Who Should Triumph At This Year’s Oscars?

With contributions from: Christopher Marchant (CM), Jim Mackney (JMack), and Linda Marric (LM)

Even for those of us who are fortunate enough to spend many-a-day indulging in our love of film, Awards Season is more a marathon than a sprint; an annual slog through the year’s most entitled set of cinematic releases. This year’s honours culminate this evening with the 90th Academy Awards, and one can’t help but be gripped by a cynical sense of celebration that I won’t have to put up with friends constantly asking me who I think will triumph at this year’s ceremony.

And yet, this year that’s a question that has me somewhat stumped. While the Bafta Awards, which took place in London a fortnight ago, showed no signs of wishing to evolve – continuing to primarily acknowledge routine awards fare, and ignore the more obscure titles – this year’s Oscar nominations more consciously hint at a progressive change in attitude towards representation; underlining the overwhelming significance of those within the industry finally having this conversation.

As such, this year we’ve decided against futilely trying to predict who will pick up a golden figurine at this year’s Academy Awards, and have instead decided to give you our own personal picks from each category. The films that should – and hopefully will – triumph tonight.

Best Picture

Lady Bird
Greta Gerwig’s Lady Bird is a sensitive and almost perfect piece of cinematic nostalgia. The story has been told before but never this well and never with such laser-eyed clarity. Saoirse Ronan shines as Christine ‘Lady Bird’ McPherson and through Gerwig’s clear direction she is able to imbue the character with a fully formed sense of self that is so often lacking in such teenage stories. If you’re going to watch any film this year about growing pains, make sure you check out this compact and lovely masterpiece. JMack

Three Billboards Outside Ebbing, Missouri
A strong year with four great contenders I’d be happy to see take the statuette. My vote would go to Three Billboards as a truly different film that captured a small-town America, challenged the audience at every turn and featured some phenomenal performances (the single let-down is a miscast Abbie Cornish). CM

Best Director

Dunkirk, Christopher Nolan
A tight decision for me, with honourable mention to Del Toro and The Shape of Water. Yet Christopher Nolan created something masterful with Dunkirk, able to integrate a multitude of timelines and experiences in a film that both echoed the raw footage of the event while escalating what a war film can do in reflecting the chaos of conflict. CM

Lady Bird, Greta Gerwig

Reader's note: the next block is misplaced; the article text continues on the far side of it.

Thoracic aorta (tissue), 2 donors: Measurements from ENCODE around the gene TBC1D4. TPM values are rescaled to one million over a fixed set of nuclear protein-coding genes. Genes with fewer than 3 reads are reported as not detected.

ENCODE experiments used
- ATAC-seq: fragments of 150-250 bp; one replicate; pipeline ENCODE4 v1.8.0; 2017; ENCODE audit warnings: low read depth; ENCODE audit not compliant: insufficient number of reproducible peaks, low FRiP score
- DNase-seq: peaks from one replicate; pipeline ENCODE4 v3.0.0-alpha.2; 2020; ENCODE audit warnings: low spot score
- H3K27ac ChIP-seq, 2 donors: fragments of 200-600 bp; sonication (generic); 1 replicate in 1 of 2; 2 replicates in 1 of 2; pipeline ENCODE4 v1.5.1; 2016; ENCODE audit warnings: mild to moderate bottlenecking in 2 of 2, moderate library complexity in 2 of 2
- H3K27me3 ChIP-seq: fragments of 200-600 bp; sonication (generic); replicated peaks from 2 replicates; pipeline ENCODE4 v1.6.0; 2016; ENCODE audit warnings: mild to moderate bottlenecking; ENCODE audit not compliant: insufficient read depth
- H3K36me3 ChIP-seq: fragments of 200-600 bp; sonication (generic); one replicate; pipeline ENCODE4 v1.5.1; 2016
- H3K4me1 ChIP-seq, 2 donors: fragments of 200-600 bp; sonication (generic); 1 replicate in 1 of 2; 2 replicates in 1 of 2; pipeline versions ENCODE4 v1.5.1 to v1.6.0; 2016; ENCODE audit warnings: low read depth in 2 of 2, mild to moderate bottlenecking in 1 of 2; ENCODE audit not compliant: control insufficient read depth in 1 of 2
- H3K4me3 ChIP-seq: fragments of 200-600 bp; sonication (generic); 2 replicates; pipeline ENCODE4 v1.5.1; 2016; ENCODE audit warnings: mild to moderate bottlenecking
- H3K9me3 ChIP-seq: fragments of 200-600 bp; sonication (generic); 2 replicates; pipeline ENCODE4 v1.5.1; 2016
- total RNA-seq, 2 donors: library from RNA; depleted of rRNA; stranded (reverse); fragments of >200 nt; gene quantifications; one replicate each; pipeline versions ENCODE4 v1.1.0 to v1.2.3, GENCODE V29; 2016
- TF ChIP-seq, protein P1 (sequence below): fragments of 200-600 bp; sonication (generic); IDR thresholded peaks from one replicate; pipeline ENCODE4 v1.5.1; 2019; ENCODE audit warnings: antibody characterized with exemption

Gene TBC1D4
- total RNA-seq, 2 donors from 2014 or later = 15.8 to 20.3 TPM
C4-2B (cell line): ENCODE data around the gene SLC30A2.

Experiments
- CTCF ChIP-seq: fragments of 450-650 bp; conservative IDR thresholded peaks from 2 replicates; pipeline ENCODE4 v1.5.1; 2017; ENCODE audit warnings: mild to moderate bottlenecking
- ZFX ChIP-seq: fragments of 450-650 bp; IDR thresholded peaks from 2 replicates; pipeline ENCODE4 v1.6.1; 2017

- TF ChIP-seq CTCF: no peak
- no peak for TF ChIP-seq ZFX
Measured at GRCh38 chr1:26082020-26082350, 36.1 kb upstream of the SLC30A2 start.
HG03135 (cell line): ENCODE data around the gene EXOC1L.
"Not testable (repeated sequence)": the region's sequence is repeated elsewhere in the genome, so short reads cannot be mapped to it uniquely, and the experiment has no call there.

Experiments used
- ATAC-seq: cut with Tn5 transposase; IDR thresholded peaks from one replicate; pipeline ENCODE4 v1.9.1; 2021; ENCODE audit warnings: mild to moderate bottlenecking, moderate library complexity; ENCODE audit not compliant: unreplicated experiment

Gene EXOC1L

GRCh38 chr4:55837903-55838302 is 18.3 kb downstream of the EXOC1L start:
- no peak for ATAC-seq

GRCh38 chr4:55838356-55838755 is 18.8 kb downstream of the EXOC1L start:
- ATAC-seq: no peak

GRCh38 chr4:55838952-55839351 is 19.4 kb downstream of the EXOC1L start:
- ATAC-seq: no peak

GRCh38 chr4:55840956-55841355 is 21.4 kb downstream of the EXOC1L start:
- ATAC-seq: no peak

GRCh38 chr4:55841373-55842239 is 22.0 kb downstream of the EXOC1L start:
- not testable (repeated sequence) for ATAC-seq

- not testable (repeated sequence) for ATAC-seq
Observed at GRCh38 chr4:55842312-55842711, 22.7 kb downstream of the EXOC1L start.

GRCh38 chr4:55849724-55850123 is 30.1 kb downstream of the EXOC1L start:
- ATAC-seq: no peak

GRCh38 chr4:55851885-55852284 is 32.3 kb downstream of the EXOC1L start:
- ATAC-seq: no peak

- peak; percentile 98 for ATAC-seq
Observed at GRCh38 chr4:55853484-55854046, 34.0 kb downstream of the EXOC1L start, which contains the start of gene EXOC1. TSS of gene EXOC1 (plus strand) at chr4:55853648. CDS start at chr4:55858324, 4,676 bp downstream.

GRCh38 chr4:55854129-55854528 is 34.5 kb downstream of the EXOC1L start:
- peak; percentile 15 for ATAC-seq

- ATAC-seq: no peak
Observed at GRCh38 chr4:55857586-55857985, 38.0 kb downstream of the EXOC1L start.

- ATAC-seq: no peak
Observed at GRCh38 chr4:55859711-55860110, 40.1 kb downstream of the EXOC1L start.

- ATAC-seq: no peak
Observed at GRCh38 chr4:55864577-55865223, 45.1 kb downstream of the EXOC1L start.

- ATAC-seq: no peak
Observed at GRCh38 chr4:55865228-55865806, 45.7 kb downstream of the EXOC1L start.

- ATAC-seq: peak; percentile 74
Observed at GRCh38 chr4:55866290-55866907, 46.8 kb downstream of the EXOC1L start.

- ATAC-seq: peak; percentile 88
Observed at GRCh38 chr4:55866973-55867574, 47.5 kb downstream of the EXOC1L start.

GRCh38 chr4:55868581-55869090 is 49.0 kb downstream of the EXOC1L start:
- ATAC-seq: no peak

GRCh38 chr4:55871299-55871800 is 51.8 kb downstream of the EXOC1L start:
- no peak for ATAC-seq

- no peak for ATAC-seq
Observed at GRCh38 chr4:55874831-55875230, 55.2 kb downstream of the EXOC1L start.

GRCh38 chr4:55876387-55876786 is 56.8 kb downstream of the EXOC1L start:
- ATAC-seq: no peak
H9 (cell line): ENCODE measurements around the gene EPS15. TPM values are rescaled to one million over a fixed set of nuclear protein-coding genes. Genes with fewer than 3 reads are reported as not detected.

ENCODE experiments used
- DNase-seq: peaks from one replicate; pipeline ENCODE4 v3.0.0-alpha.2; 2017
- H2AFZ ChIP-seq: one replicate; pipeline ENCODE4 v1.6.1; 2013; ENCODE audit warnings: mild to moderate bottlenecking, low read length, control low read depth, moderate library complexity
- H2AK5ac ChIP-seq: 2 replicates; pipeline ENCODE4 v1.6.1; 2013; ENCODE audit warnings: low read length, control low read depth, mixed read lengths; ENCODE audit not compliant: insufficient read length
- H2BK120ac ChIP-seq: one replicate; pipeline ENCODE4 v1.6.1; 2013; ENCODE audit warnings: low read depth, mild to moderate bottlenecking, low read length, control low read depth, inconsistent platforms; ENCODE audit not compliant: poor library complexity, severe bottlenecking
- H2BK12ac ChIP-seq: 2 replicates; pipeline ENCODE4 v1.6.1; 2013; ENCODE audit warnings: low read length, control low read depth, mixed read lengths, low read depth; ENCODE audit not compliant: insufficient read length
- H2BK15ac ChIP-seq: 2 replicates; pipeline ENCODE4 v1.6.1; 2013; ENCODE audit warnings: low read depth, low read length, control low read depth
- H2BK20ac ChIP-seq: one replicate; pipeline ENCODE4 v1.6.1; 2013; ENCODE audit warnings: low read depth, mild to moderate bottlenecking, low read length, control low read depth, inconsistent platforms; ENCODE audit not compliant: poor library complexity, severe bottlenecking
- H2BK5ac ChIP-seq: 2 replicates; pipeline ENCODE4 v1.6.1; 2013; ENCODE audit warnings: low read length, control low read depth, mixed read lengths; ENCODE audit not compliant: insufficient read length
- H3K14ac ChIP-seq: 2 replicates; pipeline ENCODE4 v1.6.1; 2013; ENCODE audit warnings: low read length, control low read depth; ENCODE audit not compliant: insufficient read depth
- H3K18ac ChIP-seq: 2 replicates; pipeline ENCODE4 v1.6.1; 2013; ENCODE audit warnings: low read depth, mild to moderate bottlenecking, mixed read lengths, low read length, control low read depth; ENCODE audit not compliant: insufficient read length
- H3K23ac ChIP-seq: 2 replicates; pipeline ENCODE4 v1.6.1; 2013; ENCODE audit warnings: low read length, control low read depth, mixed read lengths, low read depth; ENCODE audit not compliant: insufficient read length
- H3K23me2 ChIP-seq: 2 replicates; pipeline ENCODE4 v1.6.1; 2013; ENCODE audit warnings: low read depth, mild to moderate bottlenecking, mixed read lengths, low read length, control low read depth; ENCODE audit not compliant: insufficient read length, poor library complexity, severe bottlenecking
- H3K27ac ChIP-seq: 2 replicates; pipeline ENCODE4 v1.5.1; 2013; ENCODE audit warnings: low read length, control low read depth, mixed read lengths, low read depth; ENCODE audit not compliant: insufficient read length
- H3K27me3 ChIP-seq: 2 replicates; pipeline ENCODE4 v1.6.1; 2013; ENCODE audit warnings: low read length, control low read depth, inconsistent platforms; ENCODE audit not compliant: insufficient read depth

Queen of mumblecore and long time Noah Baumbach collaborator, Gerwig has had one of the most enchanting acting careers in Hollywood so far. Picking and choosing her roles meticulously every time, the actor managed to make a name for herself as one of the most likeable performers of her generation. However, it is her first solo directorial project Lady Bird which could finally see her become the second ever female nominee to win in this category. Facing stiff competition form Guillermo del Toro, Christopher Nolan and Paul Thomas Anderson, Gerwig could however still be with in a chance in a year where female voices are finally being heard loud and clear. LM

Best Actress

Three Billboards Outside Ebbing, Missouri, Frances McDormand
How do you convey grief on screen? For a master class in doing so look no further than Frances McDormand’s portrayal of Mildred Hayes in the feisty, pitch-black dramedy Three billboards Outside of Ebbing, Missouri. The performance is able to encapsulate both strength and weakness and having them counter-balance each other to ensure the humility the character does possess beneath her gruff exterior, shines through. Not everyone will like her, you’re not supposed to, but bloody hell do you root for her. JMack

The Shape of Water, Sally Hawkins
Perfectly pitched without uttering a single word, Sally Hawkins phenomenal central performance in Guillermo del Toro’s extravagant retro fairy tale, The Shape of Water, is spirited, strong-willed, and thoroughly deserving of a shiny statuette. The evidence may suggest that McDormand is unbeatable in this category, but Hawkins’ emotionally expressive turn as a custodial mute who forms an intimate connection with Doug Jones’ amphibious anthropoid is arguably the more involving. JMcA

Best Actor

Phantom Thread, Daniel Day-Lewis
It may seem a little bromidic to declare that Daniel Day-Lewis should win another Oscar, but his extraordinary rendering of Reynolds Woodcock – the renowned dressmaker at the centre of Paul Thomas Anderson’s coolly seductive quasi-rom-com, Phantom Thread – is not only likely to be the distinguished actor’s last performance, it’s also one of his best. A tale of toxic masculinity, set in a fixated world of fashion and discipline, it’s a towering testament to Day-Lewis’ extraordinary talents that he manages to compose Woodcock’s character with an extravagant charisma, whilst retaining a profound air of vulnerability. Sure, it’s not as showy as some of the other performances nominated, but it’s easily the most striking. JMcA

Call Me By Your Name, Timothée Chalamet